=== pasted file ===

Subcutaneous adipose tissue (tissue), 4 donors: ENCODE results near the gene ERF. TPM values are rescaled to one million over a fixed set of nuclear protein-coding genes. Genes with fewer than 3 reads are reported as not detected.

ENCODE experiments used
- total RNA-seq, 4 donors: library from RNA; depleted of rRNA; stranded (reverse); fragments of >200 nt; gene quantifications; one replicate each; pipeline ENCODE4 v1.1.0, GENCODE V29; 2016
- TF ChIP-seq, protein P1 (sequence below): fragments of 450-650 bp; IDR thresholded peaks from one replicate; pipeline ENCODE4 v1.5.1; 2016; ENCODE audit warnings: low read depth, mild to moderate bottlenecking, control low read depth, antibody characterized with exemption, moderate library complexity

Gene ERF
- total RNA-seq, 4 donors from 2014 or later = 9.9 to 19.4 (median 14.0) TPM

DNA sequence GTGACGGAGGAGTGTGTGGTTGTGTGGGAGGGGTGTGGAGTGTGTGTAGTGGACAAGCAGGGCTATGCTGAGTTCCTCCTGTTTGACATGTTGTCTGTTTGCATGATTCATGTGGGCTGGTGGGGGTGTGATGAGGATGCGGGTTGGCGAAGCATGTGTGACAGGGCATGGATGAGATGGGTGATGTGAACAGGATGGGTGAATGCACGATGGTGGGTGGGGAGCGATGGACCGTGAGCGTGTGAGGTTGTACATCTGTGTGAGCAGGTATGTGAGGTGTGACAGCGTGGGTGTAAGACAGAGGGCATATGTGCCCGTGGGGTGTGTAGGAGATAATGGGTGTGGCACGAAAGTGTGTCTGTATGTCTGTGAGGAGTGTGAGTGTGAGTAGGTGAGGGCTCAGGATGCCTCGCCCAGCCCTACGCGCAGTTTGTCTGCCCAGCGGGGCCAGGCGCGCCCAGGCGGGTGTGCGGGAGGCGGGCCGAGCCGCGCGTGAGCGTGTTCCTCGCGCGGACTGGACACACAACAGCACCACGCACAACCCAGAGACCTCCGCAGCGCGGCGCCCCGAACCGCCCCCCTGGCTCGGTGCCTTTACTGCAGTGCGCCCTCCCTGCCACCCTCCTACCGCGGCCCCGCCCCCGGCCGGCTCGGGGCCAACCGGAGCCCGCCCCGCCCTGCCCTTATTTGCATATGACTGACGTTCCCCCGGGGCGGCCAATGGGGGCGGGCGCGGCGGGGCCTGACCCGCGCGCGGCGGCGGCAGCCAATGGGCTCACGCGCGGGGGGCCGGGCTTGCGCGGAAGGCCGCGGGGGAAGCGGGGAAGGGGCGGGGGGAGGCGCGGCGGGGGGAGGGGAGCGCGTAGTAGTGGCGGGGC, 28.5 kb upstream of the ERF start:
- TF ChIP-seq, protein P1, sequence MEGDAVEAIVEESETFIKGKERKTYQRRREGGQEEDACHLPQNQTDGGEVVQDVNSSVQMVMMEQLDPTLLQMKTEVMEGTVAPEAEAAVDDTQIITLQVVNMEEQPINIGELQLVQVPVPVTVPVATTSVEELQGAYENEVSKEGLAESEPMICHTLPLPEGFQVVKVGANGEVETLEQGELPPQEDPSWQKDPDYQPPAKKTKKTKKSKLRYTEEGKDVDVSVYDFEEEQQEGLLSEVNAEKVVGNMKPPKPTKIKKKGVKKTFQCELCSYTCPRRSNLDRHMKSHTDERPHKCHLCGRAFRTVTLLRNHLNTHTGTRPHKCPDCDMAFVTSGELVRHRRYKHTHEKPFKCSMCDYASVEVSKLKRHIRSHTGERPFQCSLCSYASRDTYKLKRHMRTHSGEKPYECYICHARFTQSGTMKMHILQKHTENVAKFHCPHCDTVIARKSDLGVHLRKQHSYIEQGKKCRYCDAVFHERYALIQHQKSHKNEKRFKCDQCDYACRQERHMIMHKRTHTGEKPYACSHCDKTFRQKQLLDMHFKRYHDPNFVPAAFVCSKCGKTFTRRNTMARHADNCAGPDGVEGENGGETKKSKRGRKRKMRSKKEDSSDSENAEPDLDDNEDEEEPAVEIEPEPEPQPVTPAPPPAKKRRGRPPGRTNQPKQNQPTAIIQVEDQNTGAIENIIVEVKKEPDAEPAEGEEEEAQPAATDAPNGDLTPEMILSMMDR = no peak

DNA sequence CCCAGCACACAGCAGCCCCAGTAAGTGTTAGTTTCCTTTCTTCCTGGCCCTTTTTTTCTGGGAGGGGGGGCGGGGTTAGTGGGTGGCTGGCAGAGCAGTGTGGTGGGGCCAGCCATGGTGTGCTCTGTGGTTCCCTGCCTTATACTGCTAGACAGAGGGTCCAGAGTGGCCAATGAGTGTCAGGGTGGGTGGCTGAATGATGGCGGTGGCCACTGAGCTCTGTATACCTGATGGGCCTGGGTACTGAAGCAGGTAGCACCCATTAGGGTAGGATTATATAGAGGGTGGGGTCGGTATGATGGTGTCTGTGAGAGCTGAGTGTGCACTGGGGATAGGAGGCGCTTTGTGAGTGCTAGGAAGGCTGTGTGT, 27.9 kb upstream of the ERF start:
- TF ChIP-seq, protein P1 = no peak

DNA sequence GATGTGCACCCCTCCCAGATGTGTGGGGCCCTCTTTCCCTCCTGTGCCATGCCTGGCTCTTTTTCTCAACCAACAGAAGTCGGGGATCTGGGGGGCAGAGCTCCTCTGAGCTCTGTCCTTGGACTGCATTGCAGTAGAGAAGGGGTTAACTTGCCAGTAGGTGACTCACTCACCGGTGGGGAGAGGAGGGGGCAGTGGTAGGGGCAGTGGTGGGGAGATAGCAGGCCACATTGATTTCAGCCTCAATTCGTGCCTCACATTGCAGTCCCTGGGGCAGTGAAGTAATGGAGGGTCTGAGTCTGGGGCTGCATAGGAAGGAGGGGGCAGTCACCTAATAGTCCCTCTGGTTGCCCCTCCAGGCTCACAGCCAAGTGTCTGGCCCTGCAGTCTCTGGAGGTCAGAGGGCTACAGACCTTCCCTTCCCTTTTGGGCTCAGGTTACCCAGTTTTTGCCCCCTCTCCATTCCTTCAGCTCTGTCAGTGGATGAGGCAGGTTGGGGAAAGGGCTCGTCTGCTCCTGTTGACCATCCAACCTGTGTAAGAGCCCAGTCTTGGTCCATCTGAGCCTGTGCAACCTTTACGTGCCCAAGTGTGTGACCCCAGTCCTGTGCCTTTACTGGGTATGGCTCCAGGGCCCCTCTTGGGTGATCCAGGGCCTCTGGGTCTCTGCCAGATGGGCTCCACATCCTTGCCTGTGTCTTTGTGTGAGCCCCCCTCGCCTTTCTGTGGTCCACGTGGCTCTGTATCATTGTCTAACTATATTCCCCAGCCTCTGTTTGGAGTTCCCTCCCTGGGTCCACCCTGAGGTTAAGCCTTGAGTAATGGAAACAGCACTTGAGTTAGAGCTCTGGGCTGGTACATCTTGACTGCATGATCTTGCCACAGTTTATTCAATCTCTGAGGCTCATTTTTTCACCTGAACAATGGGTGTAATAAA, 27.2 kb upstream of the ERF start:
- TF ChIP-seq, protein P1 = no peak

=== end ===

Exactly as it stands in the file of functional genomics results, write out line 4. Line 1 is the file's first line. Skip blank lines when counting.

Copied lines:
- TF ChIP-seq, protein P1 (sequence below): fragments of 450-650 bp; IDR thresholded peaks from one replicate; pipeline ENCODE4 v1.5.1; 2016; ENCODE audit warnings: low read depth, mild to moderate bottlenecking, control low read depth, antibody characterized with exemption, moderate library complexity